Discussion in 'General Discussion' started by Jojobobo, Nov 7, 2014.
Get on his level man. Geez!
Vampire: The Masquerade - Bloodlines is currently on sale for 4.99USD on Steam if you haven't already got it for some reason. Sale ends 17 hours from the time of this post.
Seems like this would lend itself well to an MMO. I'm curious to see if this rumor metastasizes.
If they did make it into an MMO, I think metastasizes is the most fitting word.
I've really been enjoying Deadfire. I'll echo what all the critics have been saying, it's a substantial improvement over its predecessor. I'm sure I'll have more spoilery opinions on the story once I finish it. I'd have probably completed it already if I hadn't started over after reaching lvl 13.
As usual, I've tried hard to find most overpowered build possible. My findings are below. Don't read if you want to be challenged in combat.
The reason I started over is because at character level 13, I discovered that the monk has a stupid powerful ability, and I wanted to ditch the companions and do a solo run. Once I was well into the solo monk game, I realized that they have still another stupid powerful ability. This is all off the top of my head so forgive me if I get the names of the abilities wrong.
First, a word about the system. Monks now have two ability pools. The Mortification pool increases with character level, and refreshes with each encounter. The Wound pool is filled by taking damage, or through other abilities. Some monk abilities are powered by wounds, others by mortification.
Flagellant's Path: A dash attack that hits the target with a full attack, and applies crush damage to enemies in between. That's how it's described anyway. What it actually does is apply crush damage AND a full attack to everyone, including the target. But wait, there's more! If you happen to have a weapon in both hands (and you should), it applies a full attack with BOTH weapons AND does additional crush damage AND applies any additional damage effects that you have active (shock, fire, etc). Coupled with items that increase stride (movement speed in combat) and abilities/items that increase disengagement defense, you can run around and string your enemies out in a neat line, then strike. It costs 2 Mortification, so it's limited uses per encounter, but anyone that's left standing you can just cut to pieces some other way.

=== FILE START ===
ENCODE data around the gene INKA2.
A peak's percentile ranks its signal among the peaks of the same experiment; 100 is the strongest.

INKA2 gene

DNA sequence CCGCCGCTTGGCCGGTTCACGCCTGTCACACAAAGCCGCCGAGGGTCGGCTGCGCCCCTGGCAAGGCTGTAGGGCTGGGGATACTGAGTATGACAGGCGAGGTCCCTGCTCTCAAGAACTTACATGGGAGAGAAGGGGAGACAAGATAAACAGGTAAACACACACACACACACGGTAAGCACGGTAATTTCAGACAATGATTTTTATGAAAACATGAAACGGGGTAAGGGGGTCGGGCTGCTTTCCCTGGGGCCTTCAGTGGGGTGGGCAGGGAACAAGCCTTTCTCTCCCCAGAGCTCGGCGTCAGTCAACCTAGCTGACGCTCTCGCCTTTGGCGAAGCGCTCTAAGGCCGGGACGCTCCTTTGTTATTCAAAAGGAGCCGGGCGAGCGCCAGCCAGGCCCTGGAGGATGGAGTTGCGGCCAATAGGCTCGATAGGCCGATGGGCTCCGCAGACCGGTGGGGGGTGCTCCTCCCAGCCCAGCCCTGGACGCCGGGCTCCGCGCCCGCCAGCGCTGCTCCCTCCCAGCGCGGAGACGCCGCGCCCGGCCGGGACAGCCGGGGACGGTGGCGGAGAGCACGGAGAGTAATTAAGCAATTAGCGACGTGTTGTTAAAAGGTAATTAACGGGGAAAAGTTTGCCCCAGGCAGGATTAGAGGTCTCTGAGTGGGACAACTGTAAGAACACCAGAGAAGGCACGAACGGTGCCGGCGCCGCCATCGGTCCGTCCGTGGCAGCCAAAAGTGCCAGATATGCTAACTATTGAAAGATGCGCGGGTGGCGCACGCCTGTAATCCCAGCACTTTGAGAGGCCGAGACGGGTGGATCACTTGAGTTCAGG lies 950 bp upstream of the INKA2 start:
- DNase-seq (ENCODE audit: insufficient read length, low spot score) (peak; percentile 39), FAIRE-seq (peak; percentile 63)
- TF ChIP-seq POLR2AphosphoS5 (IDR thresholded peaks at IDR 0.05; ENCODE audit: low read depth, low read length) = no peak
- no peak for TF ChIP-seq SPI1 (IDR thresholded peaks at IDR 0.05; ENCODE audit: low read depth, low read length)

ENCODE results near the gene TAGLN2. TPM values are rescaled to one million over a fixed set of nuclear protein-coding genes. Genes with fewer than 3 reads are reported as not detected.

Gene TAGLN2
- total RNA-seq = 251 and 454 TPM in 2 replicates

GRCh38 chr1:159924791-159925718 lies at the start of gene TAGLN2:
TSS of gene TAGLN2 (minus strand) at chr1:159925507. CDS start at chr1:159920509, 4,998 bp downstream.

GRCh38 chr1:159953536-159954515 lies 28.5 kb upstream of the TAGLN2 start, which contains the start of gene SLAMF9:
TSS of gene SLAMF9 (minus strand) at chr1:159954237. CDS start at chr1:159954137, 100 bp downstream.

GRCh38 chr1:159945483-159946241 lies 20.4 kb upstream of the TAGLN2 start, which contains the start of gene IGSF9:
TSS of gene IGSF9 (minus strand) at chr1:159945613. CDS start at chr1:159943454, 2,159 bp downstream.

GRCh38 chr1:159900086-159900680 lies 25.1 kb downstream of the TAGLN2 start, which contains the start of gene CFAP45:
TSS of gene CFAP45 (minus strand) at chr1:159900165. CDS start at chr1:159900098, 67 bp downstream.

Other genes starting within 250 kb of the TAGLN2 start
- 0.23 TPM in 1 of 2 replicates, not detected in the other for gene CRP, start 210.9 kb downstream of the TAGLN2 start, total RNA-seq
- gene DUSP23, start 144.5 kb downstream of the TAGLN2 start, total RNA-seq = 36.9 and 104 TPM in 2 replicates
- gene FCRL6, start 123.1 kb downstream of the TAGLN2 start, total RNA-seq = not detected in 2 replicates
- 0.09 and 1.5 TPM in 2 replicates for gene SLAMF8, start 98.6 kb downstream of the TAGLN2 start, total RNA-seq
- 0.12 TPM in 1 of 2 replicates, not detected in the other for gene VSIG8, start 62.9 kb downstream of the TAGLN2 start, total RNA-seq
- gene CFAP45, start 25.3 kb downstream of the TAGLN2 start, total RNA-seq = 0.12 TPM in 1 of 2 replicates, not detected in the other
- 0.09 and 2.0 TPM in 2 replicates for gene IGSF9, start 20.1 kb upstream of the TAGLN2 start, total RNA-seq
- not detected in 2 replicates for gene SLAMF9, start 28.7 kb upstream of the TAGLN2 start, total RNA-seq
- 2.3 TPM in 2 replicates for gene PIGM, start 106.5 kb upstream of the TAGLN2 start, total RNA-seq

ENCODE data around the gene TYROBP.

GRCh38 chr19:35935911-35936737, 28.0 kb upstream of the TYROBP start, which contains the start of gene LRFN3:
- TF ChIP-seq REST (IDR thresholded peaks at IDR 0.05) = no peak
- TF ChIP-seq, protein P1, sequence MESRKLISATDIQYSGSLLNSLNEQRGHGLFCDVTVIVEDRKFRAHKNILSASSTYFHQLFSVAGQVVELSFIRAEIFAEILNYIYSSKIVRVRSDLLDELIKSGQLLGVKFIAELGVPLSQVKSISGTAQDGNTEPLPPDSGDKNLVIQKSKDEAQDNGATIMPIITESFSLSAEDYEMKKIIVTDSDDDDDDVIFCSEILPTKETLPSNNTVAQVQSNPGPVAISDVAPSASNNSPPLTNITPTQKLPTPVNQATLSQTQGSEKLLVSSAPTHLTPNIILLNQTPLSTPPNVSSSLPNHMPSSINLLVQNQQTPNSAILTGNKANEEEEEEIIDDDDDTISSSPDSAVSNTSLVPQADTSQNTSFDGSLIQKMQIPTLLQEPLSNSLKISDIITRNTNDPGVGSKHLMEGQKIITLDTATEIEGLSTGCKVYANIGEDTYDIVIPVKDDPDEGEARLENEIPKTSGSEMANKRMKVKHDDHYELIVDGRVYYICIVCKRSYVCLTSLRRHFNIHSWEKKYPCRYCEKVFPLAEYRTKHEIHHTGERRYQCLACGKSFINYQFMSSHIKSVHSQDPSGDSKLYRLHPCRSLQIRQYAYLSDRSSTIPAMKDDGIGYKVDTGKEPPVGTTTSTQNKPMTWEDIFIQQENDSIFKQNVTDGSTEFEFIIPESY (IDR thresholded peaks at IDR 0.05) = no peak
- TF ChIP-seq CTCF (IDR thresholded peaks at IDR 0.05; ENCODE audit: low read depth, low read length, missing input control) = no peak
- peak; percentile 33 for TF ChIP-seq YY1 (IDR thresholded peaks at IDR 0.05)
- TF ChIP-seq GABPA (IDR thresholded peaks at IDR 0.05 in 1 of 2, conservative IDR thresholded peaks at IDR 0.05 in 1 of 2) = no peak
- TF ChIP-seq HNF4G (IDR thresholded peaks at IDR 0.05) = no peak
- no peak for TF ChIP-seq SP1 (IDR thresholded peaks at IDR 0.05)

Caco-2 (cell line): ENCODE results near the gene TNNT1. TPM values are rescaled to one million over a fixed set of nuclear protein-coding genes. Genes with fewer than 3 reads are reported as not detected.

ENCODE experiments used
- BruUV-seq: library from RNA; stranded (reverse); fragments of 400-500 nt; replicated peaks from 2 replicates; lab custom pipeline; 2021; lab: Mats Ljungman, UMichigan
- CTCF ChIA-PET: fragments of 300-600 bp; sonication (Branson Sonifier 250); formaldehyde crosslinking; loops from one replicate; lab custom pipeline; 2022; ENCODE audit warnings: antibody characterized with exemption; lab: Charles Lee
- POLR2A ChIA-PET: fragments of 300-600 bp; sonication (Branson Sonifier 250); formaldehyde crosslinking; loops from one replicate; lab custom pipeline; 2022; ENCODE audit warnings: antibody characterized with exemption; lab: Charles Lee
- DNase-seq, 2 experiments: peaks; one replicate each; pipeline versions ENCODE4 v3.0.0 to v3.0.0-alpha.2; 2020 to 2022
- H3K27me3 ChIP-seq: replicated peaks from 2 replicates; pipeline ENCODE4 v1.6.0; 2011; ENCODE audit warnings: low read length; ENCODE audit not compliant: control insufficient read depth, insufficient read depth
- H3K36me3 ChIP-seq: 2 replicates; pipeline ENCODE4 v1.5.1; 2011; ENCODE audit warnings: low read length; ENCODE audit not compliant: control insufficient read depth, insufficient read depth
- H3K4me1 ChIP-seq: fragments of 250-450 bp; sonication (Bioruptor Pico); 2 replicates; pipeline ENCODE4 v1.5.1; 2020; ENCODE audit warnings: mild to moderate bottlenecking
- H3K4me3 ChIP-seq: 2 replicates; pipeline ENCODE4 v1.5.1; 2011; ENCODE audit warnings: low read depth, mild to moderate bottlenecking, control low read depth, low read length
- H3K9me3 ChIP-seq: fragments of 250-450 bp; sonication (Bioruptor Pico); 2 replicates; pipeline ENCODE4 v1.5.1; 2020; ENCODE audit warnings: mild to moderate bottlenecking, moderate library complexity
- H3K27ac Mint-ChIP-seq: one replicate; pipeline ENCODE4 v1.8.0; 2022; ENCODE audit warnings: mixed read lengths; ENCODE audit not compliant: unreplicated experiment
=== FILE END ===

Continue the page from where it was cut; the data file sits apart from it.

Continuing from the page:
If that's not overpowered enough, or for when you are SEVERELY outnumbered, try this:
Dichotomy something or other. Can't remember the name. Summons two clones of the monk, one fire, one ice. No weapons, no abilities of their own, not great at dealing direct damage, so what's the big deal? Well if you happen to be wearing any items that "grant" an ability, like a necklace of fireballs for instance, the clones are able to use those abilities. There is a cornucopia of items that grant "once per rest" abilities, and some of them are quite powerful. With those items equipped, your clones become spellcasters, and your once per rest abilities become multiple use per encounter abilities. Important to note, this does not apply to abilities granted by weapons, since the clones carry only bare fists.